Jack Qiu spends evenings in front of his laptop in the southern Chinese city of Guangzhou, lending money to strangers online. An accountant by day, Qiu may be a better loan manager by night than most bankers. He says only two investments out of his 80,000 yuan ($12,525) total, each worth 100 yuan, have gone unpaid. Nonperforming loans at a Chinese bank, on average, would be almost four times as high. “I don’t care what the money is used for, because that’s beyond my control,” says Qiu, a 30-year-old certified financial planner who jumped into online lending in May by registering at Ppdai.com, one of the largest such sites in China. “For me, the key is to identify those who have at least a willingness to honor their debt, so I need to keep my eyes wide open.”
Peer-to-peer lending is taking off as lending among family and acquaintances moves online. More than 2,000 peer-to-peer websites have been set up nationwide since 2007, China National Radio reported in May. Akin to Lending Club or Prosper.com in the U.S., China’s online lenders let individuals invest a minimum of 50 yuan in projects ranging from small-business expansions to honeymoons for as much as 23 percent interest, the highest rate allowed.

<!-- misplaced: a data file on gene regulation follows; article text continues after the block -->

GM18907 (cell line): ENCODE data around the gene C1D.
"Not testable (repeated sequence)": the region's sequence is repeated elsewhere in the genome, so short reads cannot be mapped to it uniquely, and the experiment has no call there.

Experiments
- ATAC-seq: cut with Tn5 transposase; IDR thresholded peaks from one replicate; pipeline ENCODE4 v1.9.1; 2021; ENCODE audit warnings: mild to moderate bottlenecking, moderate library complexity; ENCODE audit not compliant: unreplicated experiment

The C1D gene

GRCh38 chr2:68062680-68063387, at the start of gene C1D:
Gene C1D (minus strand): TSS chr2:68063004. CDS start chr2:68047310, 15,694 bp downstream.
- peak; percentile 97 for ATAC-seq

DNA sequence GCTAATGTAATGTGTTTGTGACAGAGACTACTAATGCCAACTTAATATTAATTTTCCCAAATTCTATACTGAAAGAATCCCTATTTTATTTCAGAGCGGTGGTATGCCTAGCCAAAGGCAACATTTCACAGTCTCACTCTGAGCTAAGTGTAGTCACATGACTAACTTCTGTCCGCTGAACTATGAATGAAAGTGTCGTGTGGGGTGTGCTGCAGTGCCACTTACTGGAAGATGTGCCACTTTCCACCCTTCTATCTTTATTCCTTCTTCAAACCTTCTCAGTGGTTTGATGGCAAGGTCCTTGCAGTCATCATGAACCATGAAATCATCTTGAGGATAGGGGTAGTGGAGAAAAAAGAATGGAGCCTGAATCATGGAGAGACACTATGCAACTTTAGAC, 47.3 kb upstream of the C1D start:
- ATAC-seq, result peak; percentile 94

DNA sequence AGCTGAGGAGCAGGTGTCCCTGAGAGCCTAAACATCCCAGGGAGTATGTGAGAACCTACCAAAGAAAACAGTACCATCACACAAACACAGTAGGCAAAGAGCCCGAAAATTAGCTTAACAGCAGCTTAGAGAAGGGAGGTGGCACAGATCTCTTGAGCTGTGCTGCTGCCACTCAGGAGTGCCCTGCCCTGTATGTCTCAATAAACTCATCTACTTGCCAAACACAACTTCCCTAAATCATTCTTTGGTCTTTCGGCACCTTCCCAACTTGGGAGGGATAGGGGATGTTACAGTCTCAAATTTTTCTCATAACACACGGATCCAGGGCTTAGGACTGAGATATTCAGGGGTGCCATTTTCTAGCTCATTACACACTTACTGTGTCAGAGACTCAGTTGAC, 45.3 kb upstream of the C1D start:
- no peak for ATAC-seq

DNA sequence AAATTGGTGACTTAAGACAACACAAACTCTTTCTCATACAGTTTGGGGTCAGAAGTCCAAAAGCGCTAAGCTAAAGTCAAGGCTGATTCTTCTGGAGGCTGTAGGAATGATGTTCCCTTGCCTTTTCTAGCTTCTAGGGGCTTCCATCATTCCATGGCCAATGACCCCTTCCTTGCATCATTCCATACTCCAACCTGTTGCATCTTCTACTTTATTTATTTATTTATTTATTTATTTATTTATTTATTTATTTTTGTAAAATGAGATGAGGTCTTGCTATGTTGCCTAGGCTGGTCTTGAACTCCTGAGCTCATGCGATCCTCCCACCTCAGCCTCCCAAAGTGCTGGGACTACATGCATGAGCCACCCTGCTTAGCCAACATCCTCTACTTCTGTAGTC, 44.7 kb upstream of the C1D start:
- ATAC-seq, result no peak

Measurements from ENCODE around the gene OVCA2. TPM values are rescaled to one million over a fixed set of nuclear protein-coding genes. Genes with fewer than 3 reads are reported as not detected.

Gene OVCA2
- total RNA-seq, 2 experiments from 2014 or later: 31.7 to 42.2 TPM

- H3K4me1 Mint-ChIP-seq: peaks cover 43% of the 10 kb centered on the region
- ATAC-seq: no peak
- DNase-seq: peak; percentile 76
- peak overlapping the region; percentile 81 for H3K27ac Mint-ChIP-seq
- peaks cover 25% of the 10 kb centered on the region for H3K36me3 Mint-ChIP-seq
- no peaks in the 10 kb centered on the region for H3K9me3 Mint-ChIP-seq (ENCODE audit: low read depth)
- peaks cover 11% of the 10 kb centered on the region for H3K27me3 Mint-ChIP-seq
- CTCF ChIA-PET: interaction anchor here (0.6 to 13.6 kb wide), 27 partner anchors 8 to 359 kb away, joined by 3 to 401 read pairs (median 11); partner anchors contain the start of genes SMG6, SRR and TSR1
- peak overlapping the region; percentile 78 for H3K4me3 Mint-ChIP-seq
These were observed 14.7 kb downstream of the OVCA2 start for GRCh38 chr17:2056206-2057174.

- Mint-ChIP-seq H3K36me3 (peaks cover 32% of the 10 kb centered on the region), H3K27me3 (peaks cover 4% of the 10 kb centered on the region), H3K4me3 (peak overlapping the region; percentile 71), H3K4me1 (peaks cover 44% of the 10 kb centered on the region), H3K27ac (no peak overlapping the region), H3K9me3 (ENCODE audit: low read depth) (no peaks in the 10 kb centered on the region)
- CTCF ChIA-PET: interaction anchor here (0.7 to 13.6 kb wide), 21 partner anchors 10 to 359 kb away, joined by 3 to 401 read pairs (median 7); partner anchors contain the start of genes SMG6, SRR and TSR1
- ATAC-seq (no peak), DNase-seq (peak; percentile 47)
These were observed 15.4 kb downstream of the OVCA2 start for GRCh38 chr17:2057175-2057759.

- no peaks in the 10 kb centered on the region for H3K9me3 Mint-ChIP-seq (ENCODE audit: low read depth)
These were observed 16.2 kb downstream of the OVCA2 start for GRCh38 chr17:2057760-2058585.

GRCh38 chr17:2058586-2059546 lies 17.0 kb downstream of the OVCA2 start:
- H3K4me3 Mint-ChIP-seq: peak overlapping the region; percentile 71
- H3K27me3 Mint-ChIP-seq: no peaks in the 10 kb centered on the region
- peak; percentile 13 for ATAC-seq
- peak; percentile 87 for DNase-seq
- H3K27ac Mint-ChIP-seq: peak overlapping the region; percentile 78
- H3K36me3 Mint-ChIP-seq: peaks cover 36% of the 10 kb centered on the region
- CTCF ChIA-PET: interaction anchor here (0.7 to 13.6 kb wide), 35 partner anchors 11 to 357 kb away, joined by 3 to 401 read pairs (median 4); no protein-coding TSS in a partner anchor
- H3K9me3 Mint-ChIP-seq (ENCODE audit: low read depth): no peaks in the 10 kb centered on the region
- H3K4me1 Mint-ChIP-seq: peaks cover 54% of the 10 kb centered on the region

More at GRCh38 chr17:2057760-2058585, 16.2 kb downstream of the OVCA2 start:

Loans brokered online increased to 6 billion yuan in the first half of 2011, the latest figures available. That’s 300 times the total for all of 2007, the China National Radio report said. Still, online lending is a tiny part of the country’s shadow-banking universe—which also includes underground lending, off-balance-sheet financing by banks, and investments from trust firms—that policymakers, led by Premier Wen Jiabao, are trying to bring under government oversight. The total amount that circulates as loans among friends, families, and companies is $1.3 trillion, according to estimates by research firm IHS Global Insight (IHS).
Although the China Banking Regulatory Commission does not supervise Web-based loan brokers, in September it issued a warning, saying that they can cross the line into fraud, funding illegitimate businesses, or money laundering. “There is no discipline at all,” says Liao Qiang, a Beijing-based director for financial institutions at Standard & Poor’s (MHP). “There’s no enforcement should borrowers default.” So far, problems appear to have been minimal. In June, China Business News reported that a site closed after operating for five days with more than 1 million yuan missing, calling it the first Ponzi scheme in the country’s peer-to-peer lending business.
Qiu is happy with his returns: 14.2 percent on an annualized basis in two months. His loans have included 500 yuan for an apartment renovation and 400 yuan to a paint seller in Chongqing. He does have concerns: “I am still not sure whether my investment is legal or not,” he says. “I can manage default risks by screening borrowers, but there is nothing I can do if the whole website turns out to be a scam.”